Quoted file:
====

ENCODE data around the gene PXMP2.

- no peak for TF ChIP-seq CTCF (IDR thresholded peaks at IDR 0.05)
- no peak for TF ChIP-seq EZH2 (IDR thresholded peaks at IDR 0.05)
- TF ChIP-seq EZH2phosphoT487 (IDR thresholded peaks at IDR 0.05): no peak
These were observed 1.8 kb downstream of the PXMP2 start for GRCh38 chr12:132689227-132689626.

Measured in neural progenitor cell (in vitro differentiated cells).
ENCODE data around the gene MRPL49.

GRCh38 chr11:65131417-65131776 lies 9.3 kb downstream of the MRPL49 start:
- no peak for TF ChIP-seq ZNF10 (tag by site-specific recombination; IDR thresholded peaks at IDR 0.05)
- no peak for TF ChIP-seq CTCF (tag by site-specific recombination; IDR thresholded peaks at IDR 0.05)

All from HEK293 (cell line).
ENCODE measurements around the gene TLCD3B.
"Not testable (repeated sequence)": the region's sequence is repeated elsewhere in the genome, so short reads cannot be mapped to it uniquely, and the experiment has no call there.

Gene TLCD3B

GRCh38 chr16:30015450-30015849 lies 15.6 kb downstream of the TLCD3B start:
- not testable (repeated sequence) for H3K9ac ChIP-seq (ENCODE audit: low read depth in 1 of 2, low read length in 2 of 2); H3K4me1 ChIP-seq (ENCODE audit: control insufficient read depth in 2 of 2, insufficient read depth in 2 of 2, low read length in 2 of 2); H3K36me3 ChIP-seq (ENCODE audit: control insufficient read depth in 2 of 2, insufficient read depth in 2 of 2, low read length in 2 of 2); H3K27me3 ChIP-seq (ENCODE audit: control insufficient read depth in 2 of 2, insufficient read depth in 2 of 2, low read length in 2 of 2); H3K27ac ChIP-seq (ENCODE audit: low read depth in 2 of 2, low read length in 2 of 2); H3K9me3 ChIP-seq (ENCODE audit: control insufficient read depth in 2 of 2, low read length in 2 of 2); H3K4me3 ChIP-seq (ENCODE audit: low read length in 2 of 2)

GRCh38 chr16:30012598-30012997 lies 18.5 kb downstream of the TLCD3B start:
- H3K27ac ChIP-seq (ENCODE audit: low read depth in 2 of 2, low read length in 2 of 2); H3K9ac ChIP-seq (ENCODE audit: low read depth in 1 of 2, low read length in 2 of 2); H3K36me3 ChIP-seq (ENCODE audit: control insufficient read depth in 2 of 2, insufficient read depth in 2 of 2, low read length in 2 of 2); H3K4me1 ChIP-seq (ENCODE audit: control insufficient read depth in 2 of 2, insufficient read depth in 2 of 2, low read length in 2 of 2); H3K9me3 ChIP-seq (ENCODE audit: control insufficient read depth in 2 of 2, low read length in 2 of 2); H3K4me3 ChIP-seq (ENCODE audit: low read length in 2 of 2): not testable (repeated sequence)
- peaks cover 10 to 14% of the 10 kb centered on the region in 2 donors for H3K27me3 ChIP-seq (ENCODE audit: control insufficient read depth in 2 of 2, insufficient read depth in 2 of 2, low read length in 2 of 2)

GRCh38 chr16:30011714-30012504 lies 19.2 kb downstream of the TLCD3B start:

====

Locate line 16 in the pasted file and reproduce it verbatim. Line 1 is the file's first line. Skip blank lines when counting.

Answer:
- not testable (repeated sequence) for H3K9ac ChIP-seq (ENCODE audit: low read depth in 1 of 2, low read length in 2 of 2); H3K4me1 ChIP-seq (ENCODE audit: control insufficient read depth in 2 of 2, insufficient read depth in 2 of 2, low read length in 2 of 2); H3K36me3 ChIP-seq (ENCODE audit: control insufficient read depth in 2 of 2, insufficient read depth in 2 of 2, low read length in 2 of 2); H3K27me3 ChIP-seq (ENCODE audit: control insufficient read depth in 2 of 2, insufficient read depth in 2 of 2, low read length in 2 of 2); H3K27ac ChIP-seq (ENCODE audit: low read depth in 2 of 2, low read length in 2 of 2); H3K9me3 ChIP-seq (ENCODE audit: control insufficient read depth in 2 of 2, low read length in 2 of 2); H3K4me3 ChIP-seq (ENCODE audit: low read length in 2 of 2)